One way to think about the big shift in philanthropy is a shift in focus from intentions to results. We are starting to care more about whether a donation make a difference rather than simply applauding the gift. We are starting to talk more about how donors can actually help rather than simply urging people to give.
One person who is very focused on this topic is Saundra Schimmelpfennig who runs the aptly named Good Intentions Are Not Enough consultancy and blog. Over the last few days Saundra has been leading a social media campaign against TOMS Shoes. TOMS is a media darling of the for-profit for good space. The company donates a pair of shoes to “a child in need” for every pair of shoes that customers buy. Any reading of the founder’s biography seems to make clear that he has completely good intentions. But does TOMS actually create good results for the children they seek to help?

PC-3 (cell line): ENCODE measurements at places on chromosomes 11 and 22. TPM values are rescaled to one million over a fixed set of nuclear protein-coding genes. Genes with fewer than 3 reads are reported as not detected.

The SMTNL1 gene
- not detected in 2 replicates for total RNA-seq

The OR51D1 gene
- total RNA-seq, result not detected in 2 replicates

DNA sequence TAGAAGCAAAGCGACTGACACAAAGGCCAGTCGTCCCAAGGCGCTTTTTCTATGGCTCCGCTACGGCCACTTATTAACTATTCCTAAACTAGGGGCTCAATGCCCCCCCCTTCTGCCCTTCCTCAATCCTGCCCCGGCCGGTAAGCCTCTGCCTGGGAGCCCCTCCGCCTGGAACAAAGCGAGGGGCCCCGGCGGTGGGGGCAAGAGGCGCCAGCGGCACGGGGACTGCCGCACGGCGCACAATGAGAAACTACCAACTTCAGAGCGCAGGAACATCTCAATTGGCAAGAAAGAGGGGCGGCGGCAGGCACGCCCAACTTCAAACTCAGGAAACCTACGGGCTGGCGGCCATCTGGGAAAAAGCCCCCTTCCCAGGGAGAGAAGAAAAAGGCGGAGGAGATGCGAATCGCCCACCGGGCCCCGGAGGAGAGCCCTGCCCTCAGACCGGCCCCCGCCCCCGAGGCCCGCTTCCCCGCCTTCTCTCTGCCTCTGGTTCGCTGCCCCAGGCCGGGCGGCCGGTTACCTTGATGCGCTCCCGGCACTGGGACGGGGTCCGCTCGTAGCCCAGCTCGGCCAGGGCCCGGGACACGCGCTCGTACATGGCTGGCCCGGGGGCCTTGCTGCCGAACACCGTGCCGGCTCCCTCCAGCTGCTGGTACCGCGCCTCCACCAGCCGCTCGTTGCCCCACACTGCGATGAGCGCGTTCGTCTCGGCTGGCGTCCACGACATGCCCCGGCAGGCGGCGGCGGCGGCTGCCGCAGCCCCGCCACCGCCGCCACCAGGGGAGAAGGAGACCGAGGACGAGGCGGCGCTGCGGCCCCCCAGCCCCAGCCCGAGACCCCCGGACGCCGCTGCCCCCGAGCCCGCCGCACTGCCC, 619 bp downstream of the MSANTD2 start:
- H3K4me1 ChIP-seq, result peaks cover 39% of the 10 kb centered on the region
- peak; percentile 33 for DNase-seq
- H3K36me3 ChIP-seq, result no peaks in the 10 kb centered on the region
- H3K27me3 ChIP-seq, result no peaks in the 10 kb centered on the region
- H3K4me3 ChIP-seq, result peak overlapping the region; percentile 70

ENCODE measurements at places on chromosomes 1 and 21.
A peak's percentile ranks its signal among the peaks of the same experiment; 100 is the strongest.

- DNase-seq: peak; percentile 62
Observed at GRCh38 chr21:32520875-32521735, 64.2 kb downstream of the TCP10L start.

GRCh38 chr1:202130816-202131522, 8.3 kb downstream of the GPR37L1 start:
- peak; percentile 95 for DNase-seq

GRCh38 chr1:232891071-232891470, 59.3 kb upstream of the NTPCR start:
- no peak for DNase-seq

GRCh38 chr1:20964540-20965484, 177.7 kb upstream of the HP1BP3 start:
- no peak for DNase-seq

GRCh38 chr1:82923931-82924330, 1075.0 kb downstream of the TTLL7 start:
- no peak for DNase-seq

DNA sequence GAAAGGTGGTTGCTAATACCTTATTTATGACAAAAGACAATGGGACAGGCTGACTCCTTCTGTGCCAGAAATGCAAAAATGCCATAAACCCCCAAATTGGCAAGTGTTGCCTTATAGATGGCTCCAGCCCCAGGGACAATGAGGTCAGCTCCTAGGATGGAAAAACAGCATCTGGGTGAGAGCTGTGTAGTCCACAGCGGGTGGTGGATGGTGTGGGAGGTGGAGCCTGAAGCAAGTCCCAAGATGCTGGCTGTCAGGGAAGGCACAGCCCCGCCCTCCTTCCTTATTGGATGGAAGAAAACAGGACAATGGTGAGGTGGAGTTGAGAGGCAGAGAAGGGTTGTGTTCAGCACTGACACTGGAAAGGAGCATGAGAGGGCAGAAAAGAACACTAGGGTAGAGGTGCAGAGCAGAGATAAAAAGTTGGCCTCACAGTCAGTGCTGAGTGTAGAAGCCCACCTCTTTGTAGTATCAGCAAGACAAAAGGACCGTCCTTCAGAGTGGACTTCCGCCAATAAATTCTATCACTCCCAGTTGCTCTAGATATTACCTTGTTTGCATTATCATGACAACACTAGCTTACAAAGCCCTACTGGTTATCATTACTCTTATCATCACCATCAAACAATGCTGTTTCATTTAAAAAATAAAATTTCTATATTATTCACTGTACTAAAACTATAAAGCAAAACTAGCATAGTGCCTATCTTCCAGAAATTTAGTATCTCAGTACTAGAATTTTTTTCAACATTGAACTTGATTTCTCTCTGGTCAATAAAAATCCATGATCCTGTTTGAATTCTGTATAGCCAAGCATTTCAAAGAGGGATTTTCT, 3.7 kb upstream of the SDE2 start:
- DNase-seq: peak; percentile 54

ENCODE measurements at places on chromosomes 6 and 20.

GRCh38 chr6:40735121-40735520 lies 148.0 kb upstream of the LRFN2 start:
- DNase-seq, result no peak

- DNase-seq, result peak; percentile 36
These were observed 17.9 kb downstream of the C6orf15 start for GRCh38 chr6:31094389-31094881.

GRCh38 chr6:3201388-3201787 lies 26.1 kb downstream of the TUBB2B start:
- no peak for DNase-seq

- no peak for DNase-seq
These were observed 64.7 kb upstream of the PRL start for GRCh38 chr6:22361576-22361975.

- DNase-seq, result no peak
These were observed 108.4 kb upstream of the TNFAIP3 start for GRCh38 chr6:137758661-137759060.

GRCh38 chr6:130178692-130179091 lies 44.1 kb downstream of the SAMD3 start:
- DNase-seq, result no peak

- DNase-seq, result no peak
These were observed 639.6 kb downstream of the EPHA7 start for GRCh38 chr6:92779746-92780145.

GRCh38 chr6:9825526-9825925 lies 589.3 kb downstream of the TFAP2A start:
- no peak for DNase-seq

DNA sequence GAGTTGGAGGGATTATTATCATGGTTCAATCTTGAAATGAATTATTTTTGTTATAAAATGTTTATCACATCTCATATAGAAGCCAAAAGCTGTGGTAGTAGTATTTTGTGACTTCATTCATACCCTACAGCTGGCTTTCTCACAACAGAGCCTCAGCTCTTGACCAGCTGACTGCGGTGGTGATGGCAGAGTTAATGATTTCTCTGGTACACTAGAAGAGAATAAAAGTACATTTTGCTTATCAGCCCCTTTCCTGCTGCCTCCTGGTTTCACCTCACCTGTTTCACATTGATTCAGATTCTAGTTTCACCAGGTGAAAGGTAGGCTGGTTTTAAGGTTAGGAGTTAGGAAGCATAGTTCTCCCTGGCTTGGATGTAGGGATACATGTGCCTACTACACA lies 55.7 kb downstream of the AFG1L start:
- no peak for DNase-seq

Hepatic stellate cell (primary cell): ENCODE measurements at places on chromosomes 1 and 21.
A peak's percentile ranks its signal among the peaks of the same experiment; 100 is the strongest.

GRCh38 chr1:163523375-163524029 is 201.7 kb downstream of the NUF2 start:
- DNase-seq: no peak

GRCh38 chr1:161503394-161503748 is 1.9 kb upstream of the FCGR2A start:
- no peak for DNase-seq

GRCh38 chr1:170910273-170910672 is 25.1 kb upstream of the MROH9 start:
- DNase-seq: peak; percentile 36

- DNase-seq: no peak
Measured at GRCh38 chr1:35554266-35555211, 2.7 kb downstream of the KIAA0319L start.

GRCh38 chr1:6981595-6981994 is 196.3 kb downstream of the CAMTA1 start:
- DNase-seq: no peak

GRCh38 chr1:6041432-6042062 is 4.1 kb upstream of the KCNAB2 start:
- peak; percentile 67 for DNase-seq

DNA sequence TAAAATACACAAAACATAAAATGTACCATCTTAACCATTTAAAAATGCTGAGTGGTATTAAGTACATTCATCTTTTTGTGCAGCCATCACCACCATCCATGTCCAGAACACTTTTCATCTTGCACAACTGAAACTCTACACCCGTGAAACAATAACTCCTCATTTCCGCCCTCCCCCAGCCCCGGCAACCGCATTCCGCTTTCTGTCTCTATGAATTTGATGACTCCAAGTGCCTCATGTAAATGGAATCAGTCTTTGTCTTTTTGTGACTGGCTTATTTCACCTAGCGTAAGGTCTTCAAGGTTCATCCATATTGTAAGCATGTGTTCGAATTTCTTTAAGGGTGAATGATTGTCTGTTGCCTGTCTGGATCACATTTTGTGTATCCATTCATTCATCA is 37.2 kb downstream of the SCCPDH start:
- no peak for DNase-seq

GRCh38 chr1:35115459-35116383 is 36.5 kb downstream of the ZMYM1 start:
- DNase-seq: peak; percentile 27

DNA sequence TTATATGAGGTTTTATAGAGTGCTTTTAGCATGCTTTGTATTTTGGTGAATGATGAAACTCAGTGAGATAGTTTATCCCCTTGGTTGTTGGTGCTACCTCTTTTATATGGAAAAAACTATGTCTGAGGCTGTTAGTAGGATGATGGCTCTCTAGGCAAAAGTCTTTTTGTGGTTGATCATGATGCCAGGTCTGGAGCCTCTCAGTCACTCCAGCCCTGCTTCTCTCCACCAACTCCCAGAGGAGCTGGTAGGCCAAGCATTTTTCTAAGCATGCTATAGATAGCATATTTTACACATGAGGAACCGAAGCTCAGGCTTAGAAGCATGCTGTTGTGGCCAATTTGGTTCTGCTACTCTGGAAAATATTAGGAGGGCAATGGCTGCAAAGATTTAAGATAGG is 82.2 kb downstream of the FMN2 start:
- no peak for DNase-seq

Saundra thinks the answer is a clear no. As a sort of guerilla campaign against TOMS’ Day Without Shoes program, she lead a social media fueled Day Without Dignity campaign that resulted in the video below being produced:
The fact that good intentions don’t always create good results is one of the most upsetting ideas in philanthropy. When Felix Salmon of Reuters recently wrote that making donations to Japan wasn’t the best way to help, his column was deluged with outraged comments from readers even though Salmon’s post was about how best to respond to the Japanese disasters. But recognizing that good intentions and good results are not the same is a maturation event for philanthropy and for our culture.
I think though that it is critical that those of us who seek to encourage a focus on good results do so in a way that does not undermine people’s good intentions. There’s no quicker way to sap the empathy of donors than to tell them they’re fools for trying to help. But we also have a responsibility to not simply smile and say thank you.
The Good Results shift in philanthropy is not going to really take off until the effective philanthropy movement figures out how to appreciate people’s good intentions while simultaneously working to channel intentions that do not produce results into more productive efforts.